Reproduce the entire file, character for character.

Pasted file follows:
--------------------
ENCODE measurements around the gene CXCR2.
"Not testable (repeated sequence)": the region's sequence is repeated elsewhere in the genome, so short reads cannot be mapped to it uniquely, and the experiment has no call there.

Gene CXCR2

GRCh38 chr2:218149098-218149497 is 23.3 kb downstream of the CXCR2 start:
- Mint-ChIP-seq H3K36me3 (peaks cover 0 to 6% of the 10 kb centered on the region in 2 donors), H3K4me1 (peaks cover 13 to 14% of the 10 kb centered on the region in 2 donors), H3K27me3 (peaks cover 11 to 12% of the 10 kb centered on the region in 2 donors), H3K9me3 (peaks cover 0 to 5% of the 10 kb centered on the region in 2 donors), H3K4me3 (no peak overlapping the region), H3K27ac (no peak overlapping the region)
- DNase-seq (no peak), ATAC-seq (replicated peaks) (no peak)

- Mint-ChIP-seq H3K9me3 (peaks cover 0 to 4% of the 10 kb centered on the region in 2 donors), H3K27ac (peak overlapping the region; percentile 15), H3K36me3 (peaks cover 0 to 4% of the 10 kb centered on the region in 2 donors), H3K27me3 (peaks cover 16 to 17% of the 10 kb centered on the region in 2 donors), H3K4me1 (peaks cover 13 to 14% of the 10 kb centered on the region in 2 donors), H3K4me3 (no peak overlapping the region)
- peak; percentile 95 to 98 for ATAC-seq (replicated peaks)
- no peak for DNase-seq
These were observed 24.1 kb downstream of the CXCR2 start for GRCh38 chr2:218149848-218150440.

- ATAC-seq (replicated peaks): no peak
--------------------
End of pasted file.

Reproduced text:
ENCODE measurements around the gene CXCR2.
"Not testable (repeated sequence)": the region's sequence is repeated elsewhere in the genome, so short reads cannot be mapped to it uniquely, and the experiment has no call there.

Gene CXCR2

GRCh38 chr2:218149098-218149497 is 23.3 kb downstream of the CXCR2 start:
- Mint-ChIP-seq H3K36me3 (peaks cover 0 to 6% of the 10 kb centered on the region in 2 donors), H3K4me1 (peaks cover 13 to 14% of the 10 kb centered on the region in 2 donors), H3K27me3 (peaks cover 11 to 12% of the 10 kb centered on the region in 2 donors), H3K9me3 (peaks cover 0 to 5% of the 10 kb centered on the region in 2 donors), H3K4me3 (no peak overlapping the region), H3K27ac (no peak overlapping the region)
- DNase-seq (no peak), ATAC-seq (replicated peaks) (no peak)

- Mint-ChIP-seq H3K9me3 (peaks cover 0 to 4% of the 10 kb centered on the region in 2 donors), H3K27ac (peak overlapping the region; percentile 15), H3K36me3 (peaks cover 0 to 4% of the 10 kb centered on the region in 2 donors), H3K27me3 (peaks cover 16 to 17% of the 10 kb centered on the region in 2 donors), H3K4me1 (peaks cover 13 to 14% of the 10 kb centered on the region in 2 donors), H3K4me3 (no peak overlapping the region)
- peak; percentile 95 to 98 for ATAC-seq (replicated peaks)
- no peak for DNase-seq
These were observed 24.1 kb downstream of the CXCR2 start for GRCh38 chr2:218149848-218150440.

- ATAC-seq (replicated peaks): no peak